Results 1-4of 4 Reviews
las vegas, Nevada
September 10, 2000
From journal "Laissez Les Bon Temps Roulez" Let the Good Times Roll
river ridge, Louisiana
December 13, 2007
Brooklyn, New York
June 18, 2005
Quite understandably, the garden was practically empty, save for a loitering young couple, a concentrating artist, and an older man relaxing on one of the welcoming benches scattered haphazardly around the surprisingly large expanse of statues, sculptures, and squirrels. Thinking the calm of the South was finally sinking into my tense New York bones, my ears almost becoming used to the tweeting of the exotic creatures called birds, I practically jump across the still pond in front of me upon hearing the whistle of a train. Turning back towards the entrance, I spot the source of the noise, the most darling thing I’ve ever seen: an extended miniature train carrying only one, maybe two families around City Park, the perfect breeze-inducing break for the parents of an energized 4-year-old or train aficionado.
"Arachnophobia" being my favorite movie as a scary-movie-loving child, I’m instantly drawn to the massive sculpture titled "Spider" by Louise Bourgeois, after my attention has been drawn back into the garden. This bronze sculpture of a winding, knotted body and outstretched, knobby legs is the most, for lack of a better word, awesome sculpture I have ever seen (sorry, "David"), and I spend 5 minutes walking around the mass and even, feeling a little childish, through its legs, stopping myself short of acting out a scene from the aforementioned film.
The man resting on the bench now giving me quizzical glances, I giddily move away from the spider and neighboring "Tree of Necklaces," an ode to Mardi Gras with overly large beads hanging from an actual tree, to explore the other mostly bronze pieces by artists from the world over, including Israel, France, and Columbia. Walking past "Tortoise," which might as well be the live animal crawling out from his plant surroundings, I feel a pang of guilt about that turtle soup at Commander’s before smiling at the lucky photo op in front of me – the artist reveling in a smoke while accompanying the realistic "Three Figures and Four Benches." Only briefly disturbing him, I start back through the shushed garden smelling almost of fragrant herbs and encounter "Monkeys," the second most awesome sculpture I have ever seen, one of human arms growing from a group of monkeys atop a granite surface. Hey, "David," maybe you’ll consider trading in the Galleria dell'Academia for some Southern hospitality?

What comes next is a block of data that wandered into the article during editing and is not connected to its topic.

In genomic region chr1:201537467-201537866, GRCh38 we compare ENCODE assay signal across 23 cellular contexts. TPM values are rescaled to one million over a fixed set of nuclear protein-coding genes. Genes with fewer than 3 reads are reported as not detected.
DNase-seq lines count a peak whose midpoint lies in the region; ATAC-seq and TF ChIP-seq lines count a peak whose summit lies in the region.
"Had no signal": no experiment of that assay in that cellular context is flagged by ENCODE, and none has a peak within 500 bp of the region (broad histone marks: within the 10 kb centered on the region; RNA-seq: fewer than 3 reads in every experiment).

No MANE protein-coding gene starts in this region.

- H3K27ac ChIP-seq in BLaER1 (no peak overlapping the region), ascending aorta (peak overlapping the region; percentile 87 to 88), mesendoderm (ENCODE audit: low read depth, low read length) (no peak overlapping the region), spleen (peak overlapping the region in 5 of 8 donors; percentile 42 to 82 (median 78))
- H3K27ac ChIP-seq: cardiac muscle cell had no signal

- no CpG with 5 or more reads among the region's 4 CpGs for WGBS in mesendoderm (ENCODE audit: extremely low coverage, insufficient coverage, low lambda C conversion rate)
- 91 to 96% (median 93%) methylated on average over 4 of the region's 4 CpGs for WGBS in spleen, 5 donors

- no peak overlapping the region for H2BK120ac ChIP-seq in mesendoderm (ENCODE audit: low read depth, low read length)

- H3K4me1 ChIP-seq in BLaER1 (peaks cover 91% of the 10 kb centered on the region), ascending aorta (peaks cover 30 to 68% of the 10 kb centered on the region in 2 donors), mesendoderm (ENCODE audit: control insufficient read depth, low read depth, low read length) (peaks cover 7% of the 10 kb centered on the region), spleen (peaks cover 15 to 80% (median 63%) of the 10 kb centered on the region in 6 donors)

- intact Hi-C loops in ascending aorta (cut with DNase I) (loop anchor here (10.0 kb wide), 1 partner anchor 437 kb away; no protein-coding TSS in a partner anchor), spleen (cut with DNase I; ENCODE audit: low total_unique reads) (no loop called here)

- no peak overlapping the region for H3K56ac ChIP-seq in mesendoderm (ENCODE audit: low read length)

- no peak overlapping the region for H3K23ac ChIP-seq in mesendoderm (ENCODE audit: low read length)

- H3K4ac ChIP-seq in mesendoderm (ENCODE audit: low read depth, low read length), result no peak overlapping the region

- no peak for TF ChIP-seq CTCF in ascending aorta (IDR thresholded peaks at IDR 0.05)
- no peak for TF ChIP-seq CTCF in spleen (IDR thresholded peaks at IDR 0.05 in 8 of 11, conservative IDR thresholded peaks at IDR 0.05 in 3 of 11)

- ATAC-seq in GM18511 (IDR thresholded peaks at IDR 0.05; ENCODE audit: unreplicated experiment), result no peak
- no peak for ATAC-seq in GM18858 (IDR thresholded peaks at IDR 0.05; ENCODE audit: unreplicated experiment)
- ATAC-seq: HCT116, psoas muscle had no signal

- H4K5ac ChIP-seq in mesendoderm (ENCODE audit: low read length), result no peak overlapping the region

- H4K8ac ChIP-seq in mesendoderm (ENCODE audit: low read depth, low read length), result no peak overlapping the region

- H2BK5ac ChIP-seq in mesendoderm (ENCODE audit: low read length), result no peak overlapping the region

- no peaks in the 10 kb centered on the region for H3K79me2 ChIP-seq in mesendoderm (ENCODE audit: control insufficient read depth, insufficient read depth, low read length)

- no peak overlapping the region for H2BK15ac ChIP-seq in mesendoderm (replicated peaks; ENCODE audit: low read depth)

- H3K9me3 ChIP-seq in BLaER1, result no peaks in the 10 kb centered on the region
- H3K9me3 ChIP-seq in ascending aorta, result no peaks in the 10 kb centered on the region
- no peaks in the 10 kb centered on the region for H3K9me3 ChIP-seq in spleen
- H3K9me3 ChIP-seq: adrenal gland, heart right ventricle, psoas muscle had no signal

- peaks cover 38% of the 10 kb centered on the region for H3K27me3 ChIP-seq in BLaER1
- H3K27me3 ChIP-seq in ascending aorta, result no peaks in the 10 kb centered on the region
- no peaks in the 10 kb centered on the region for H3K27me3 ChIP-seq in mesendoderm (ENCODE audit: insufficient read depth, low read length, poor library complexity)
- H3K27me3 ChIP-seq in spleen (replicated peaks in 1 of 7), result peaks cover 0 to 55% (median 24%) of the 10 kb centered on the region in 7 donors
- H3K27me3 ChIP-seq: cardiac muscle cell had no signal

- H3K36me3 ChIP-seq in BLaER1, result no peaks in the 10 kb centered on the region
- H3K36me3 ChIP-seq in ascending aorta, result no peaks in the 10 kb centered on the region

From journal New Orleans without Bourbon
by Amber Autumn
May 18, 2005
New Orleans Museum of Art (NOMA) is an exciting place to see different styles of art from all around the globe. Many of the traveling exhibits often showcase food, dancing, paintings, photographs, sculptures, movies, and even a celebration day of a heritage from around the world. One culture I remember was a Japanese Heritage Day that had drummers in front of the steps, the Kaminiari Taiko (I think), that played ceremonial drums. Inside was anime cartoons in one corner, a Bonsai display, Ikebana (flower arrangements), a place where they wrote your name in Japanese, and dancers called the Kozakura Japan (classical Japanese dancing).
Anyway, recently in March 2010, NOMA welcomed a new exhibit that everyone from all ages could enjoy. The Dreams Come True: The Art of the Classic Fairy Tales from the Walt Disney Studio had come to New Orleans. I loved seeing the early sketches of what beloved characters we grew up with would later become. The exhibit also showed what went into making the movies of Snow White, The Little Mermaid, Cinderella, Sleeping Beauty, Beauty and the Beast, and even Princess and the Frog. What was equally interesting was the names behind the characters in Princess and the Frog. Tianna, the main character, also happens to be the name of former New Orleans mayor's, Ray Nagin, daughter. And there's a fire fly who lives in the Louisiana bayous named Ray. Coincidence?
Throughout the year, you can find other treasures at NOMA. There are three floors all together. The first floor has Italian art from the 15th to 18th century and Dutch and Flemish art of the 17th century. The second floor has French art, decorative glass, photographs and prints and drawings, European art, American art, Louisiana art, contemporary art, and American furniture, and Faberge eggs! The third floor has Asian art, oceanic art, African art, and Native American art. The Courtyard Cafe has a great view, looking out at a lake near the museum.
NOMA is open Tuesday, Wednesday, Friday, Saturday, and Sunday from 10am to 5pm. Thursday is 12:30am to 8:30pm. The museum is closed all legal holidays and Mondays. Children (3-17) are $4, students (full-time) are $7, senior citizens (65+) are $7, and adults are $8.
From journal The Big Easy